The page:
Crucially, there was a failure to think beyond the creation of our individual stories to create a rounded learning artefact with an introductory exercise introducing the subject of radicalisation, the middle section of individual stories, and then final activities or discussion where learners could use and demonstrate their learning which could also provide measurable outcomes.
Firstly, I have to again make reference to how instrumental Steve B had been in so many of the tasks that would have been solely my responsibility had he not been in the group. I feel I would have struggled a great deal and would not have been able to set up the integrated platform as he did.
Also, while I attended all of the meetings, I feel I did not greatly influence the direction in which the project went. My story, also, was heavily reliant on the work of others. Ultimately, the conceptual framework I used and the application used to create my interactive story had been found by Steve B.
Nevertheless, the case study material I utilised to ensure the authenticity and ethical and sensitive treatment of the story created was sourced by me and the story itself was an interesting and potentially immersive learning experience.
I feel that as the project developed, I communicated and contributed more. I took the initiative to improve the aesthetics of the site, and reacted to any issues with permissions or the site’s pages.
The research I used to explore the theme of radicalization in the information age was mainly Terrorism, Communication and New Media: Explaining Radicalization in the Digital Age and Radicalization in the Digital Era
To explore the radicalization of people via digital media, I created a non-linear interactive digital story using the application Twine where the user reads the story in the third person of a protagonist and make choices as to that person’s actions.
As you can see in the storyboard above, the story branches off in various directions based on those choices. The choices relate to decisions made regarding exposure to digital media that may have the effect of radicalizing that character, allowing the user to experience how this might happen to someone. Ideally, I would want the possible scenarios’ journeys to be based on real cases of radicalization but potentially branch off in directions that result in results for the character that are very different to reflect the fact that it is possible that radicalization of one sort or another can happen to anyone.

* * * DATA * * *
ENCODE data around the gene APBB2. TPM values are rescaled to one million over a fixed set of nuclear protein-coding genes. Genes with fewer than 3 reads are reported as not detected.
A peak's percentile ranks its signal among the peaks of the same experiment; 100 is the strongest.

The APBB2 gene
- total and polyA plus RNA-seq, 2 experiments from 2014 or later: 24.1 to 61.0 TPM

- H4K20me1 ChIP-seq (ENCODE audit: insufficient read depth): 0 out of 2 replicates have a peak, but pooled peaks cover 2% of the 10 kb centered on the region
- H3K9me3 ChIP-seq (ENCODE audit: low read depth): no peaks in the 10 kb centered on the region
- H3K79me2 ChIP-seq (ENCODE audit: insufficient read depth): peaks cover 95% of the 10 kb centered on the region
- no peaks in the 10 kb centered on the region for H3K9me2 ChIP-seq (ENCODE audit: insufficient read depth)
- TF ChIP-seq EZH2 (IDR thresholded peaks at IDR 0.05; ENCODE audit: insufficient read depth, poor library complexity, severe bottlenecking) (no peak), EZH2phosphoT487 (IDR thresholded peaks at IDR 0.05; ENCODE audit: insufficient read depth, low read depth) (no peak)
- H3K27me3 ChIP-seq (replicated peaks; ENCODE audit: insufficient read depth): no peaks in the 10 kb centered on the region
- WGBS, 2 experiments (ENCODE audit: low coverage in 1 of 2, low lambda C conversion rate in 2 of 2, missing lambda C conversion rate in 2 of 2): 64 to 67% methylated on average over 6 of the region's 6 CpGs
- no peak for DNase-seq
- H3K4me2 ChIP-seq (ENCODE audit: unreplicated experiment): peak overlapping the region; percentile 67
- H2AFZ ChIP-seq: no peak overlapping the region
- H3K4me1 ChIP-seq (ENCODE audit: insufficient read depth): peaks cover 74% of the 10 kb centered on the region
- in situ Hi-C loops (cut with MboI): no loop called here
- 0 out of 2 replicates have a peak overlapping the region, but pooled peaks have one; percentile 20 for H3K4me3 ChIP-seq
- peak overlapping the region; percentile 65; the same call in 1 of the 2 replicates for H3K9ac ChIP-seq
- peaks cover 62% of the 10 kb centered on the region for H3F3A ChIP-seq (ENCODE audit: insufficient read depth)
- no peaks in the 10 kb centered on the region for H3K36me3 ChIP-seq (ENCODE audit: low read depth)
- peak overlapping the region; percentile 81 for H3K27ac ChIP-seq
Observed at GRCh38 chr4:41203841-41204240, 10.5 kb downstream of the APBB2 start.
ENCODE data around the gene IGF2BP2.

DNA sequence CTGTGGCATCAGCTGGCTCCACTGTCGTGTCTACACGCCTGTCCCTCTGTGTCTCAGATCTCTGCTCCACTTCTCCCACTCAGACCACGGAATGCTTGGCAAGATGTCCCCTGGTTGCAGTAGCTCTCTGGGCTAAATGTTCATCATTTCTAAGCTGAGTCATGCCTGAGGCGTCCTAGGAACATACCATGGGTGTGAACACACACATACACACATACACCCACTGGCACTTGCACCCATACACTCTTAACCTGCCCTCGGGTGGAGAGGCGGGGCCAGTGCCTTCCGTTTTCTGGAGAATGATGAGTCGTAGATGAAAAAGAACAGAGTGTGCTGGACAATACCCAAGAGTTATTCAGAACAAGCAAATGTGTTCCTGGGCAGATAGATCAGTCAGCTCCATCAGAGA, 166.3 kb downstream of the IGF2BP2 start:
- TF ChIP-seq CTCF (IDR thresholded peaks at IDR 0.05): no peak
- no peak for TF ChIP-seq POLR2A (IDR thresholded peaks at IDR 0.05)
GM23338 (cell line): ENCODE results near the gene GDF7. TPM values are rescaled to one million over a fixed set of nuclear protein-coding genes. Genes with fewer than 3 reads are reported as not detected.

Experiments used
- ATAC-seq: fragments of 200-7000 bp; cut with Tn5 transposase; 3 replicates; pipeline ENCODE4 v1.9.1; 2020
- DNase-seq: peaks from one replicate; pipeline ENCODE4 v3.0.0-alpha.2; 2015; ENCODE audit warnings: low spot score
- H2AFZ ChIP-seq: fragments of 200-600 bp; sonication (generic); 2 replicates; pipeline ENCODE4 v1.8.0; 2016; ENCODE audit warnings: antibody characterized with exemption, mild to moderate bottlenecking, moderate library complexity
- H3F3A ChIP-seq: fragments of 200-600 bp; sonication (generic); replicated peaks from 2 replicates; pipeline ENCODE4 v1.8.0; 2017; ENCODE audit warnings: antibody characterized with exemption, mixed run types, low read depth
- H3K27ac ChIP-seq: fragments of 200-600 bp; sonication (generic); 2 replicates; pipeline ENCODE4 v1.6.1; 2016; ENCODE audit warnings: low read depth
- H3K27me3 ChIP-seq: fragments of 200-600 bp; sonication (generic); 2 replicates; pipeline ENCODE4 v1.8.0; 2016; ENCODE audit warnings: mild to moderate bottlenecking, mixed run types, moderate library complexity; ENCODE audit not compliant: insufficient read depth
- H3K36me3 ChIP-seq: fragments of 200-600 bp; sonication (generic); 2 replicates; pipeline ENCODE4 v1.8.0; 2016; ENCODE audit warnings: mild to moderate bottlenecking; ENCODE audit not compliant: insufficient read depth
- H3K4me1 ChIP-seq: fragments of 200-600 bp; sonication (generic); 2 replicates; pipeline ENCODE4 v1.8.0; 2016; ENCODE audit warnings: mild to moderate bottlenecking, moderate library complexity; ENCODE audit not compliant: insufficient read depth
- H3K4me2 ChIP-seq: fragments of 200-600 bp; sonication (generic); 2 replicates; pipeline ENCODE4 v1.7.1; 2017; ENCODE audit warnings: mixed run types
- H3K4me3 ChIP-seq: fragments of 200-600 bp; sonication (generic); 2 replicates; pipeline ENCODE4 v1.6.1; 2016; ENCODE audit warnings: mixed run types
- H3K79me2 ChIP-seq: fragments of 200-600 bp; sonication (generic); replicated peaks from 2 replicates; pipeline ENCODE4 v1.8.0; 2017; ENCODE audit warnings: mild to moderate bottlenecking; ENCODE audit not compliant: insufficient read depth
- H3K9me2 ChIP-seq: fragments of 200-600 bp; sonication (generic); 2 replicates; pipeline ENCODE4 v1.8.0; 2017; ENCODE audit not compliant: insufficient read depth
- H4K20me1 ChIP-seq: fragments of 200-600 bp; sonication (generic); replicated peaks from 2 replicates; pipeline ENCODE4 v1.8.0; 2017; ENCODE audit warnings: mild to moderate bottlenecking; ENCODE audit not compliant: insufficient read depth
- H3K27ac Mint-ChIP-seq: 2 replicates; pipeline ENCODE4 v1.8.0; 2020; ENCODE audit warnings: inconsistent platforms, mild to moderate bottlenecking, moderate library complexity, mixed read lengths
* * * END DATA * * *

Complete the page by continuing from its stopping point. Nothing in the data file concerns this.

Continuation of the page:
The story begins with the following question:
The answer to this is can be defined as the knowledge and experiences you possess and the actions you tale. A final component of that definition is the network of relationships we are a part of at any given time. Your friends, family, work colleagues.
Communication technology such as the Internet and instant messaging extends our relationships beyond those face-to-face relationships. They extend our reach far beyond the limits set on us by geography. You are about to read a story. In this story you can make choices. These are the choices of another person but in taking this journey with him, you can perhaps appreciate how it is that someone might come to make choices that may seem utterly alien to you and possibly even evil. This story tells us of how someone very ordinary, just like you or I, can become radicalized by the choices he makes tied with the person he is.
The story introduces us to John Roberts. John Roberts is a young man in his early twenties. He lives in a quiet working class village in the midlands. He attends the local college where he studies computer science. His father is an unemployed ex-factory worker while his mother is a carer. He’s a shy and quiet boy with few friends who generally keeps to himself.
John has a decision to make. This isn’t a huge decision. It’s a simple everyday choice. The kind of choice we make every other minute. It’s a choice of what to expose ourselves to. A choice of what we see and read and the legion of cumulative forces that have brought that particular option to the screen or newspaper we are currently training our eyes on.
The choices John makes from here affect the person he is. Ultimately, John has moved from the indirect relationships of this imagined community of people whose connections are governed by their shared political beliefs alone to a direct relationship via electronic correspondence with a representative of a group that moves beyond the action of debate and information dissemination. As the correspondence continues, it becomes clear that the world-view narrative of this group matches that of John’s very closely. John, disenfranchised with the current politics of the ineffectual mainstream parties decides that he wants to prove his dedication to the cause.
Desiring above all to affirm his beliefs with action of his own, John makes a final choice.
John today is still the combination of the knowledge he possesses, the network of relationships of which he is a part, and the actions he takes. However, all three of these factors have shifted and changed as a result of the choices made, the new relationships that have been fostered and the new knowledge resultant of those relationships. John finds himself now an extreme actor, radicalized by the narrative that was the result of the many other narratives that he came into contact with via social networks, the media, and his family. This is not a condmenation or a justification of who he is today. It is simply his story.